Round two with Jay Leandro, chef at Pub 17 on Welton Street
Part one of my interview with Jay Leandro, exec chef of Pub 17 on Welton Street, ran yesterday; this is part two of our conversation.
Favorite Denver/Boulder restaurant(s) other than your own: Pho Fusion on Hampden. I used to get their pad Thai three or four times a week when I was in school, mostly because it was so different than any other pad Thai I'd eaten up until that point. It's served with celery, green onions, bean sprouts, cilantro and peanuts, and the sauce is neither too sweet nor too sour -- just a great balance. I've come close to re-creating it, but I just can't quite get it right.
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Favorite cheap eat in Denver: On a day off, I love eating from the lunch buffet at Little India. I think it's only $9, and you can't beat it for the quality and quantity of Indian food.
If you could change one thing about the Denver dining scene, what would it be? I'd like to see more independently owned restaurants in the suburbs. I live in Highlands Ranch -- we're building a family and it's inexpensive -- and there's definitely a gap when it comes to good restaurants that are chef-run.
Favorite food city in America: I think it has to be Denver. It's nice that the food scene hasn't hit the level of pretense found in other cities. People can just cook without too much scrutiny.
Most memorable meal you've ever had: I was twenty years old and visiting my older brother Marc -- he's also a chef -- in San Francisco, and we took the BART over to Berkeley and had dinner at Chez Panisse. The starter was Hog Island oyster chowder -- just the essence of chowder with three oysters shucked into the hot broth; the entree was grilled duck breast with fava beans and Marsala sauce; and dessert was a chocolate soufflé with a side of hot hazelnut cream to pour into the soufflé. It was a dinner that made me realize how often chefs overthink things, myself included, and that the basis of a great meal is simply using great products. It was such a simple menu, yet it didn't taste simple, and all the components were executed flawlessly.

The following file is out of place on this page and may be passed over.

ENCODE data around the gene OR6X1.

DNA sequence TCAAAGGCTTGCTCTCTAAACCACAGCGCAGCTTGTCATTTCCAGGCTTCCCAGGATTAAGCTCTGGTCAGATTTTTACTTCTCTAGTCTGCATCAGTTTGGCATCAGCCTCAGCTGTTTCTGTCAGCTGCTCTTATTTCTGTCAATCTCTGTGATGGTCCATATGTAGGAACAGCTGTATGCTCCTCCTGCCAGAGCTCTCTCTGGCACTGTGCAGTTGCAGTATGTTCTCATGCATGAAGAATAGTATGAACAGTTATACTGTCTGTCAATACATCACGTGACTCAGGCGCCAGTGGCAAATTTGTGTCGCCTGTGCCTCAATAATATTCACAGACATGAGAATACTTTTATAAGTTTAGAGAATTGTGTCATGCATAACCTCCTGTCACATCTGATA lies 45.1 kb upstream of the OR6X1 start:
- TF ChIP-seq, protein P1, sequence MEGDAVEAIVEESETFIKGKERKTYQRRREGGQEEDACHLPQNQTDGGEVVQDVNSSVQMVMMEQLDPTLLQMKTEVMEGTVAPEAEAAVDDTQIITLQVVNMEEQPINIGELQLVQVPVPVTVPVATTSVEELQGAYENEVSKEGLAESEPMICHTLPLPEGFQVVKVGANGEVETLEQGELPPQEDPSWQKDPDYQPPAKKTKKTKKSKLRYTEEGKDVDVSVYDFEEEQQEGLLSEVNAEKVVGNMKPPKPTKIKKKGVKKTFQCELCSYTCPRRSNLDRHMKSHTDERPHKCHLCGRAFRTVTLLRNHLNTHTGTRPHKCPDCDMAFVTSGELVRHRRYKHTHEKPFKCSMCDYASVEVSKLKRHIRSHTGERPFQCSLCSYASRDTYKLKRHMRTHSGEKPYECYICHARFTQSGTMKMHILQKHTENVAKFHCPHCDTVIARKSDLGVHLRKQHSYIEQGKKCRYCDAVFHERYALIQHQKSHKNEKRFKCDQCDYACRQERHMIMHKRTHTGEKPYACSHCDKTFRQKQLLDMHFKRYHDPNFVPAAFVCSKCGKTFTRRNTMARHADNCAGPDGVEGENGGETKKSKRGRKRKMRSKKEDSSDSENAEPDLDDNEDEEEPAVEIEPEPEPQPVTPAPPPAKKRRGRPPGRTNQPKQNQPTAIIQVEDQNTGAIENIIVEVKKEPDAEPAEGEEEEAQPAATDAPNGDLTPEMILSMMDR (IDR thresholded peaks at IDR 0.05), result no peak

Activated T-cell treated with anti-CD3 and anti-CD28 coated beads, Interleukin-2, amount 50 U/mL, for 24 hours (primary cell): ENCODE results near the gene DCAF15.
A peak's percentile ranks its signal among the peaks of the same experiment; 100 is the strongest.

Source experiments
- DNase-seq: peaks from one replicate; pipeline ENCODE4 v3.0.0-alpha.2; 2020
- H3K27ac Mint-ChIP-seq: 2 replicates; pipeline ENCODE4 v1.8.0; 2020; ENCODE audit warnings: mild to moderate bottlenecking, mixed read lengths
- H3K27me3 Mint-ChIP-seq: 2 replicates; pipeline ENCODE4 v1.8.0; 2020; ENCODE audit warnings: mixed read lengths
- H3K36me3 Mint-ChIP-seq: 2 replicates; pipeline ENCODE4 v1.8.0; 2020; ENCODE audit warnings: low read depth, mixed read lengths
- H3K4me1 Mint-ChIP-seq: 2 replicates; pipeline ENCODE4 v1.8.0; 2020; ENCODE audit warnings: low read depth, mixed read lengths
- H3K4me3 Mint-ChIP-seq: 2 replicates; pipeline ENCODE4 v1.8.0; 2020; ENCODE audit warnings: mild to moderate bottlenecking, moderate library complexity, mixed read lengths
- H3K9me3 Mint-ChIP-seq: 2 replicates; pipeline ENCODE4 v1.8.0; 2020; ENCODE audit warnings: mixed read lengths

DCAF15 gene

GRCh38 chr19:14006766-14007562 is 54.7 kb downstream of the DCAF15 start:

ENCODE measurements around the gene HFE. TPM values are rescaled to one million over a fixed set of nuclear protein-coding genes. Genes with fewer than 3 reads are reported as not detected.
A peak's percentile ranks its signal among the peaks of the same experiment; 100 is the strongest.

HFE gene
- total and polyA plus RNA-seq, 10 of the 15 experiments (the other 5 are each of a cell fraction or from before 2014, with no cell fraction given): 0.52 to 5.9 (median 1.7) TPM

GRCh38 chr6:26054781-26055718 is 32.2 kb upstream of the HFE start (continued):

Favorite childhood food memory: My uncle Jack was a commercial fisherman, so he always had the freshest fish, crabs and lobsters. One day he invited my dad and me over to his house for a crab boil, and we all sat around this huge pot of steaming Jonah crab just taking in all the great smells. It was an amazing meal, but also my first experience with spicy food. My uncle told me, "Jay, you just need to embrace the heat." So I did -- and it was hot, but for the first time in my life I could actually taste the food behind the heat. I've had a love affair with spicy food ever since.
Favorite junk food: My weirdest/favorite junk food would have to be hot-chocolate mix straight out of the can, chased by a gulp of cold milk. This is only consumed at night when no one is around to judge me.